Everyone who visits Peru will soon be faced with the opportunity to sample one of Peru’s most controversial Andean delicacies (at least to tourists), the notorious guinea pig known as “Cuy”.
The exact history of the guinea pig as an important dietary source has been hard to decipher, perhaps due to the small size of their bones, but some archaeologists claim that omestication of these small rodents may have begun as early as 10,000 BC in the Altiplano region of Southern Peru.
Apparently, cuy are very adaptable to their environment though highly vulnerable to drastic changes in climate. This probably is the reason that they particularly enjoy the comforts of living indoors, most often in the kitchen where they are given leftovers, although they prefer and thrive on alfalfa. Quite some families will have as many as 20 cuy and treat them much the same as chickens.
Cuy are rarely purchased but more commonly given away as a mating pair to special guests, family or as a wedding gift. They are not, unlike Western societies, treated as household pets, and they are never given names.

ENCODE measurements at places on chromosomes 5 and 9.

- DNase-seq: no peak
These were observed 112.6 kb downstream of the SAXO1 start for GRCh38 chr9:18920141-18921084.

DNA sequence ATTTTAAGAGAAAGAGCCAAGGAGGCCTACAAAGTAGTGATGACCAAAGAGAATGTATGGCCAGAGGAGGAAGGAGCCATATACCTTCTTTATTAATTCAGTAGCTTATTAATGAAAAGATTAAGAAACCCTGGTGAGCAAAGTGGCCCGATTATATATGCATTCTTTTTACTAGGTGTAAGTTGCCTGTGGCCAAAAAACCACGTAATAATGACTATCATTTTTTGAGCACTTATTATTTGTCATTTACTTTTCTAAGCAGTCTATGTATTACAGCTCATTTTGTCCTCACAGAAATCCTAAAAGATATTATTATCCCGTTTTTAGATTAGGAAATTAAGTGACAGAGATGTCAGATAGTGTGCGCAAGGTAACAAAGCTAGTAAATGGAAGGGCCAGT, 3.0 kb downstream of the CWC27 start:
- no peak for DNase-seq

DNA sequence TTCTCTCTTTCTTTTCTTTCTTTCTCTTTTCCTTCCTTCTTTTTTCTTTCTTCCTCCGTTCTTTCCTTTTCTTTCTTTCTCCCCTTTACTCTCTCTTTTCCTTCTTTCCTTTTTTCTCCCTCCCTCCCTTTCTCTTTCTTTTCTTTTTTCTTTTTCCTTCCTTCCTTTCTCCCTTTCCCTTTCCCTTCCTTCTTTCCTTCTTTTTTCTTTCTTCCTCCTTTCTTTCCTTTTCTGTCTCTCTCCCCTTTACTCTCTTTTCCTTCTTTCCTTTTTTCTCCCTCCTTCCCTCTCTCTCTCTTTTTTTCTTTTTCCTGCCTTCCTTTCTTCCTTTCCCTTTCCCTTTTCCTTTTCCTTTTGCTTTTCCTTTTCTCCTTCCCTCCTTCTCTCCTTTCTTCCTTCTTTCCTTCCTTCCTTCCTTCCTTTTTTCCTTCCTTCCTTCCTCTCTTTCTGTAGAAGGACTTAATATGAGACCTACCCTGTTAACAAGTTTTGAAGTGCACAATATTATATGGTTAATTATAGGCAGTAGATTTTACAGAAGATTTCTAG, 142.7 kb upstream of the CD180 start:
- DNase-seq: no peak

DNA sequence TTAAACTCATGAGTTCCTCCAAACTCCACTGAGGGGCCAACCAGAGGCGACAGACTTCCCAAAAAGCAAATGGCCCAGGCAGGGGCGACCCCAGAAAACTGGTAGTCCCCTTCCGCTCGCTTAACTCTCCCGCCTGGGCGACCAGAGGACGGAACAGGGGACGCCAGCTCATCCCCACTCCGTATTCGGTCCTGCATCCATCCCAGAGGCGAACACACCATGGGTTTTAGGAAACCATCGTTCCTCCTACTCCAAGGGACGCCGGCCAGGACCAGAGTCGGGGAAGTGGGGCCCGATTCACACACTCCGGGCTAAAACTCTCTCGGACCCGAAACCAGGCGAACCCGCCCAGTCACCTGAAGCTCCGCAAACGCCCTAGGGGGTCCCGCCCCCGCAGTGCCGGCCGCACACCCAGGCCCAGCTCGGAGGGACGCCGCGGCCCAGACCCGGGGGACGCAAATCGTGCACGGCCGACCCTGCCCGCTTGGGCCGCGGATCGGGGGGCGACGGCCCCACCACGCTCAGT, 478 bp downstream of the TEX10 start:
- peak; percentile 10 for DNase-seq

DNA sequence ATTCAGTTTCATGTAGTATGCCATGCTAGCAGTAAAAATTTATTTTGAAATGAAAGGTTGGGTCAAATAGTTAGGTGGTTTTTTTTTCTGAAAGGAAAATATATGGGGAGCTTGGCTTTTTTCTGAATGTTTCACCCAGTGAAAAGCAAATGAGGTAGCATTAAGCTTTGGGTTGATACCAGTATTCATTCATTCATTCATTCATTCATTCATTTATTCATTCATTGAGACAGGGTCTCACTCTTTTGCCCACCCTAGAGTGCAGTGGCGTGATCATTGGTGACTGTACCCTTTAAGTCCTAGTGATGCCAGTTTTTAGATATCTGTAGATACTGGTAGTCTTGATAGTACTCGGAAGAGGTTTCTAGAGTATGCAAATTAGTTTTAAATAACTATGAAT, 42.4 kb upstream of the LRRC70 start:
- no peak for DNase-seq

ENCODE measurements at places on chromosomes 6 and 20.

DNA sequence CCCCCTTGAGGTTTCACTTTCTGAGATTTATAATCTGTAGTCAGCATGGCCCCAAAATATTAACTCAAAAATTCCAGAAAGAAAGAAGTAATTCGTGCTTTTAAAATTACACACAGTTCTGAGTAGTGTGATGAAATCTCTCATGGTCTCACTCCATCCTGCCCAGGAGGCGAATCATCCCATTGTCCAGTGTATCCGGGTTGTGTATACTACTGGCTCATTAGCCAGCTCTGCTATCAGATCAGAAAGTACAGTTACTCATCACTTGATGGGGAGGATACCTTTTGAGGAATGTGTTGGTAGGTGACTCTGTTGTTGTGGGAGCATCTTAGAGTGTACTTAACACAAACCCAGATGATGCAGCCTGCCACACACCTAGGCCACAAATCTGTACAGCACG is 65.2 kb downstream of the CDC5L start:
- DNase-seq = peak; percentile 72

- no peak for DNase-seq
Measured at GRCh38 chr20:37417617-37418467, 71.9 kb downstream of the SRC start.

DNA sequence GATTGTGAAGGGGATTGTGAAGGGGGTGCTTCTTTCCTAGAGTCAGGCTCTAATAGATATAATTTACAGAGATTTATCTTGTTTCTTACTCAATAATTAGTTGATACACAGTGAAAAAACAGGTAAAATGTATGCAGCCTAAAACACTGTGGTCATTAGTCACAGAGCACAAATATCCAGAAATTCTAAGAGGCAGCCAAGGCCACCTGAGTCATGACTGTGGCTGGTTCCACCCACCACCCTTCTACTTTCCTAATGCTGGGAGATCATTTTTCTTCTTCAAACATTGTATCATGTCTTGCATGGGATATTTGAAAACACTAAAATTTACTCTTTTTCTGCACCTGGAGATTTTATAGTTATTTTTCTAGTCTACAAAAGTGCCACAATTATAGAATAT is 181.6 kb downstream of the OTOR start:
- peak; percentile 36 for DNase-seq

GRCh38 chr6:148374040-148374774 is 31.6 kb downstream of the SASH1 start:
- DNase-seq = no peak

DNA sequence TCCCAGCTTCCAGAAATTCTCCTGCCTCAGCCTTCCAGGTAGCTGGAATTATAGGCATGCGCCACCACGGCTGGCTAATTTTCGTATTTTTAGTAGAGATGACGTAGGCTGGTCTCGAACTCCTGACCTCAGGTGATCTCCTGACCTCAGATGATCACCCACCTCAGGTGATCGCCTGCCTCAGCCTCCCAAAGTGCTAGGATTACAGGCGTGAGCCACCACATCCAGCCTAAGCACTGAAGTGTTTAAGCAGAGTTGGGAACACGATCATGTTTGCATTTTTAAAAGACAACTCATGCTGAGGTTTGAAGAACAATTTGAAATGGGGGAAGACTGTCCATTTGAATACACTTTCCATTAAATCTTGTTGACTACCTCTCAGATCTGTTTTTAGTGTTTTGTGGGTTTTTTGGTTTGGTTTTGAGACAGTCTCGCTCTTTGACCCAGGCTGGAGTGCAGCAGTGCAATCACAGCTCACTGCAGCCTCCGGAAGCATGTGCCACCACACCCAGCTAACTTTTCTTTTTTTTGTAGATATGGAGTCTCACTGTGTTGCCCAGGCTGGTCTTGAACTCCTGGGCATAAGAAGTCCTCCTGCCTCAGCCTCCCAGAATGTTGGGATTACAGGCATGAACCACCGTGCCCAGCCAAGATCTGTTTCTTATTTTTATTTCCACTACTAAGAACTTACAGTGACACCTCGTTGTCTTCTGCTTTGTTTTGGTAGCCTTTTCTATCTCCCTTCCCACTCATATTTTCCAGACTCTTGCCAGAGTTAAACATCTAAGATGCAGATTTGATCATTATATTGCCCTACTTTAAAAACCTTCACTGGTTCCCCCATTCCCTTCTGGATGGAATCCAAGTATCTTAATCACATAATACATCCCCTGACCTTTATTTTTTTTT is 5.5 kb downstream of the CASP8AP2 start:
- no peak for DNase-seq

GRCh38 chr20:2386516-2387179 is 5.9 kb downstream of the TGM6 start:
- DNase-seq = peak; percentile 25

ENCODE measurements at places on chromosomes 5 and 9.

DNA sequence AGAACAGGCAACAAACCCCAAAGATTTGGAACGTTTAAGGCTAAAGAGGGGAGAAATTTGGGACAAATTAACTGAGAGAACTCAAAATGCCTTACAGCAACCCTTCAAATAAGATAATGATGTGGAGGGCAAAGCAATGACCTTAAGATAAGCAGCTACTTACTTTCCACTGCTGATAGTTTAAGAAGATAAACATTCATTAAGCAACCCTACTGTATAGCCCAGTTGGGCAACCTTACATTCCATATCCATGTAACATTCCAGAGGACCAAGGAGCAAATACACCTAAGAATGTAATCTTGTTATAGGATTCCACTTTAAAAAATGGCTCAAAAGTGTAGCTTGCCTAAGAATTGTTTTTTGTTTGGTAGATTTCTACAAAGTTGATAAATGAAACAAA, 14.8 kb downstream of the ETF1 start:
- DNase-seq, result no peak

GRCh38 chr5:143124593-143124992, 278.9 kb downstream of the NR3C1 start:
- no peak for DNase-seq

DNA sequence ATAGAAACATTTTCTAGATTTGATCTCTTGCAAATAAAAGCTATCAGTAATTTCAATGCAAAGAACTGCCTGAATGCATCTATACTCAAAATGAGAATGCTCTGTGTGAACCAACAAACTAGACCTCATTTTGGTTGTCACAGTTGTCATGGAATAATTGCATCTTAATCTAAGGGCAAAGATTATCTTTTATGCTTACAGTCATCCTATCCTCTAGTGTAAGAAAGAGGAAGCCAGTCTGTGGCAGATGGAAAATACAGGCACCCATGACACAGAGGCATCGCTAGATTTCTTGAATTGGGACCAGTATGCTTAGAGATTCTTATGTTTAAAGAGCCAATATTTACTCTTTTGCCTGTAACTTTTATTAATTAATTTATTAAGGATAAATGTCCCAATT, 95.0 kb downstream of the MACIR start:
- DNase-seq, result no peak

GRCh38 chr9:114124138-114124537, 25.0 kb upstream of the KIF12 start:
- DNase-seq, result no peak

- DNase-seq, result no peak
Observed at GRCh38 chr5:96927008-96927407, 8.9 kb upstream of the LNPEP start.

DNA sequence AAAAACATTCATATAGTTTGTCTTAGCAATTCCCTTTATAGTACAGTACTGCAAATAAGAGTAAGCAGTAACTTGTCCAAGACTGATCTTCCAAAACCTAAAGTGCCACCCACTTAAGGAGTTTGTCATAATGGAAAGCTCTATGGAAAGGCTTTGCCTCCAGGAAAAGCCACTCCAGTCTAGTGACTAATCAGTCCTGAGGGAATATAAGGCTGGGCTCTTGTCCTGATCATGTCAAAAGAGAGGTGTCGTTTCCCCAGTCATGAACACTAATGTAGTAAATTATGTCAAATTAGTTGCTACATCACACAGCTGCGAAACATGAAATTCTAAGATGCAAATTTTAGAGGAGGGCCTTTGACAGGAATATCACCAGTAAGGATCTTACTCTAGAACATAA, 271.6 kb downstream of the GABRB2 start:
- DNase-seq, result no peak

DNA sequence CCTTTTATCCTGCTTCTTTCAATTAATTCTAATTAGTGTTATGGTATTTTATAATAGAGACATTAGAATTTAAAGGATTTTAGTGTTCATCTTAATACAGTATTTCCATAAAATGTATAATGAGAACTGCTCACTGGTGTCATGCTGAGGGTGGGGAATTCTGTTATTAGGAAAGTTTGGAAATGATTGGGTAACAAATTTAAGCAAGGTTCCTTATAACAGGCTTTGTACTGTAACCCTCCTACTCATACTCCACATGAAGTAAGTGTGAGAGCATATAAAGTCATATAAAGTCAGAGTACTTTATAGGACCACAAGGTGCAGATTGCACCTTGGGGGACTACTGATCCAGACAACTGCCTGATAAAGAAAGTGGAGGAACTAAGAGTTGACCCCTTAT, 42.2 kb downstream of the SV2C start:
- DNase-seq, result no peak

Besides their importance as a basic source of protein, cuy play an integral part in the traditional Andean culture. They are crucial in a variety of socially significant feasting rituals. In addition they are vital to various Andean religious and ceremonial practices as well as having a long history of being used in the practice of traditional medicine.
As for the latter, the cuy seems to be used as a diagnostic aid by passing a live cuy over the body of a sick person until the cuy begins to squeak, thereby indicating the affected area. It is then split open to allow the “curandero/a”; (local shaman) to read its internal organs for a diagnosis. This is only one of the many medical uses of the Andean cuy.
Amongst its many variations of preparation, the most traditional dish is “Picante de Cuy”, which is fried with potatoes and topped with a spicy peanut sauce. Other variations are Cuy Soup, Stuffed Potatoes or the typical Escabeche de Cuy, served with onions, potatoes and vinegar sauce.
The complete guinea pig is marinated overnight in a mixture of spices, including cumin, black pepper, capsicums and dried red chilies. The next day, dissolve a red and yellow chili pepper and add to the blend just before cooking. Split the cuy into two, lengthways and grill until tender. Serve with rice or potatoes. Provecho!